Introduction of Stack Data Structure

  • stack data structure is an example of an Abstract Data Type (ADT), commonly used in most programming languages.
  • A stack is a linear data structure that follows the Last In, First Out (LIFO) principle, meaning that the last element added to the stack is the first one to be removed. It can be envisioned as a collection of elements with two primary operations: push and pop.


  • A stack is a basic, linear, and non-contiguous data structure that stores objects/data items.
  • A stack is a list of elements in which an element is always inserted or deleted one at a time from only one/same end, usually called the top of the stack. 
  • A stack is a storage structure that stores information in such a way that the last item stored is the first item retrieved. 

Features/Characteristics/Property of Stack

  • It works on the principle of LIFO (last in, first out) or FILO(first in last out).
  • The items can be added or removed only from the top position of the stack.
  • All insertions and deletions operations take place at the same end i.e. at the top, so the last element added to the stack will be the first element removed from the stack.
  • When a stack is created, the stack base remains fixed while the stack top changes as elements are added and removed.
  • The most and first accessible element in the stack is the top and the least and last accessible element is the bottom of the stack.

Examples of Stack

There are the following popular examples of stack found in our real/daily-to-daily life –

  • The stack of trays in a cafeteria.
  • The stack of Plates in a cupboard.
  • The stack of Playing Cards.
  • The stack of (making) Breads.
  • The stack of Coins.

Operations in Stack

  • The basic operations that occur in the stacks are – 
    • Push : When a new data item/element is added/inserted at the top position in the stack is called a Push operation.
    • Pop : When an existing data item/element is removed/deleted from the top of a stack is called Pop operation.
    • Top : Get/access the top data element of the stack, without removing it.
    • isFull : check if the stack is full.
    • isEmpty : check if the stack is empty/blank.

Representation/Implementation of Stack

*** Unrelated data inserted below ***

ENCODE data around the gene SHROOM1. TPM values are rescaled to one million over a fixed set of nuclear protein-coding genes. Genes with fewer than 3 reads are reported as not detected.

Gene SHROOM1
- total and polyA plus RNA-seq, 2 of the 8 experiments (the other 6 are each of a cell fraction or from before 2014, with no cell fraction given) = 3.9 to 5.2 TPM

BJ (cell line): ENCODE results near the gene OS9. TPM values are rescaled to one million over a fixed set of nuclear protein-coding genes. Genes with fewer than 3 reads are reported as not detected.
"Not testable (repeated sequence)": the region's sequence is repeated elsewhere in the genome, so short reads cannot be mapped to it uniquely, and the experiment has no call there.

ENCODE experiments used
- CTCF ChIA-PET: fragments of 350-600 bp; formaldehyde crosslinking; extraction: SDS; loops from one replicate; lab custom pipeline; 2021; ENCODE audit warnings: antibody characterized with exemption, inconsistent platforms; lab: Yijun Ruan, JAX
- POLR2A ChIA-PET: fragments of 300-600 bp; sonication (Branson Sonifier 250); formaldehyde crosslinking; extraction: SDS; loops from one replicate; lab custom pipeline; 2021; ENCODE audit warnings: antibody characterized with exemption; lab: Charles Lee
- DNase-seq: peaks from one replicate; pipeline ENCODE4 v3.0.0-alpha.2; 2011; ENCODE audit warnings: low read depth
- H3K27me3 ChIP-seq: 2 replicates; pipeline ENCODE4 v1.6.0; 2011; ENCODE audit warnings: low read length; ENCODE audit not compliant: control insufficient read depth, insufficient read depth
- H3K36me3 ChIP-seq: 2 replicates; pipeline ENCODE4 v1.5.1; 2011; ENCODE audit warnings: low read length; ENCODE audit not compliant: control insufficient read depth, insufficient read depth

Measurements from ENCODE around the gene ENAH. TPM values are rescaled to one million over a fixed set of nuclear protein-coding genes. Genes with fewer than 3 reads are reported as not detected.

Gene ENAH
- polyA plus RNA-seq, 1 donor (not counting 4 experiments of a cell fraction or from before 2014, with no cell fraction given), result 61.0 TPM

• A stack can be represented in two forms – (i) As an Array form and (ii) As a Linked List form.

(i) As an Array form :

    • When a stack is represented in the form of an array, its size is restricted/fixed before the execution. This is called the size of the stack.
    • When the number of new elements to be added should not exceed the given maximum size of the stack.
    • If we attempt to add a new element beyond the maximum size, we will encounter a stack overflow condition. Similarly, we cannot remove/delete elements below the base size of the stack. If such is the case, we will reach a stack underflow condition.

(ii) As a Linked List form :

Advantages of Stack Data Structure

  • It allocates memory dynamically and in a non-contiguous form.
  • We can easily add or remove elements from the stack.

Disadvantages of Stack Data Structure

  • It is comparatively less flexible.
  • Random access does not occur.

Uses/Applications of Stack Data Structure

  • It is used by compilers to check for balancing of parentheses, brackets, and braces in an expression.
  • It is used to convert an infix expression into its postfix/prefix form. These postfix or prefix notations/expressions are used in computers to express some expressions that are useful for processing.
  • In recursion, all intermediate arguments and return values are stored on the processor’s stack during processing.
  • During a function call, the return address and arguments are pushed onto a stack, and on return, they are popped off.
  • They are used to implement functions, parsers, expressions, evaluation, backtracking problems, etc.
  • They are used in memory management.



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